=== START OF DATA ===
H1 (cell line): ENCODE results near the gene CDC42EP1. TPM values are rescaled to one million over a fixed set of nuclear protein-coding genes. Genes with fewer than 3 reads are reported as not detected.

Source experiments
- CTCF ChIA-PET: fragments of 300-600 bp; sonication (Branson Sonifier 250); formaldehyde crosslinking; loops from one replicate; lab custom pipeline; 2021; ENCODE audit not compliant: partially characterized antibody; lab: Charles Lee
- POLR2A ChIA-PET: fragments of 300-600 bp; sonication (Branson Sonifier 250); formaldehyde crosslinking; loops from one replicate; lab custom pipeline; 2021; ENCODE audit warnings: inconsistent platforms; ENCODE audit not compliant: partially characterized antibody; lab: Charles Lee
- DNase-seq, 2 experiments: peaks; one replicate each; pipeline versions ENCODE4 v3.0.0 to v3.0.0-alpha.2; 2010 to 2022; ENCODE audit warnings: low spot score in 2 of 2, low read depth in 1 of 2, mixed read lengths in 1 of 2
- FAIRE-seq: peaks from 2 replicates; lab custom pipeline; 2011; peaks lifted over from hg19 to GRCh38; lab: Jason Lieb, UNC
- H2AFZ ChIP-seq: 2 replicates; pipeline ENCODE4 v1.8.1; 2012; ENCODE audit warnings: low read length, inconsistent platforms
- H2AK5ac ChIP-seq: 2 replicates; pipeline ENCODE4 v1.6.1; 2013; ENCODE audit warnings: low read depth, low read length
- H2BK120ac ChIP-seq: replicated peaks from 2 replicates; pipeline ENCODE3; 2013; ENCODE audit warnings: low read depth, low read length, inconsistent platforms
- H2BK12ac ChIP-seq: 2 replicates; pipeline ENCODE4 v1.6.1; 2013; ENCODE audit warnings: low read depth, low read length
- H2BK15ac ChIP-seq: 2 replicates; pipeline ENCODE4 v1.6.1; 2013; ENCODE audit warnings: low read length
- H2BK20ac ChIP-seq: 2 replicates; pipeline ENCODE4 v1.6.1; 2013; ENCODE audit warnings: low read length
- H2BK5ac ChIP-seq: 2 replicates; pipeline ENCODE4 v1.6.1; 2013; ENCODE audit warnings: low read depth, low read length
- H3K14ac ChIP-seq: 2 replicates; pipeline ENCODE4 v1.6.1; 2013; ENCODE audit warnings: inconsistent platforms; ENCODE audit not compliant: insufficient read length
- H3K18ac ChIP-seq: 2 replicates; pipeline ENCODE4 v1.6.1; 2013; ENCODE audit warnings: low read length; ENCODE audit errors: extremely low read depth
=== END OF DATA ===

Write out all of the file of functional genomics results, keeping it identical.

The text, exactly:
H1 (cell line): ENCODE results near the gene CDC42EP1. TPM values are rescaled to one million over a fixed set of nuclear protein-coding genes. Genes with fewer than 3 reads are reported as not detected.

Source experiments
- CTCF ChIA-PET: fragments of 300-600 bp; sonication (Branson Sonifier 250); formaldehyde crosslinking; loops from one replicate; lab custom pipeline; 2021; ENCODE audit not compliant: partially characterized antibody; lab: Charles Lee
- POLR2A ChIA-PET: fragments of 300-600 bp; sonication (Branson Sonifier 250); formaldehyde crosslinking; loops from one replicate; lab custom pipeline; 2021; ENCODE audit warnings: inconsistent platforms; ENCODE audit not compliant: partially characterized antibody; lab: Charles Lee
- DNase-seq, 2 experiments: peaks; one replicate each; pipeline versions ENCODE4 v3.0.0 to v3.0.0-alpha.2; 2010 to 2022; ENCODE audit warnings: low spot score in 2 of 2, low read depth in 1 of 2, mixed read lengths in 1 of 2
- FAIRE-seq: peaks from 2 replicates; lab custom pipeline; 2011; peaks lifted over from hg19 to GRCh38; lab: Jason Lieb, UNC
- H2AFZ ChIP-seq: 2 replicates; pipeline ENCODE4 v1.8.1; 2012; ENCODE audit warnings: low read length, inconsistent platforms
- H2AK5ac ChIP-seq: 2 replicates; pipeline ENCODE4 v1.6.1; 2013; ENCODE audit warnings: low read depth, low read length
- H2BK120ac ChIP-seq: replicated peaks from 2 replicates; pipeline ENCODE3; 2013; ENCODE audit warnings: low read depth, low read length, inconsistent platforms
- H2BK12ac ChIP-seq: 2 replicates; pipeline ENCODE4 v1.6.1; 2013; ENCODE audit warnings: low read depth, low read length
- H2BK15ac ChIP-seq: 2 replicates; pipeline ENCODE4 v1.6.1; 2013; ENCODE audit warnings: low read length
- H2BK20ac ChIP-seq: 2 replicates; pipeline ENCODE4 v1.6.1; 2013; ENCODE audit warnings: low read length
- H2BK5ac ChIP-seq: 2 replicates; pipeline ENCODE4 v1.6.1; 2013; ENCODE audit warnings: low read depth, low read length
- H3K14ac ChIP-seq: 2 replicates; pipeline ENCODE4 v1.6.1; 2013; ENCODE audit warnings: inconsistent platforms; ENCODE audit not compliant: insufficient read length
- H3K18ac ChIP-seq: 2 replicates; pipeline ENCODE4 v1.6.1; 2013; ENCODE audit warnings: low read length; ENCODE audit errors: extremely low read depth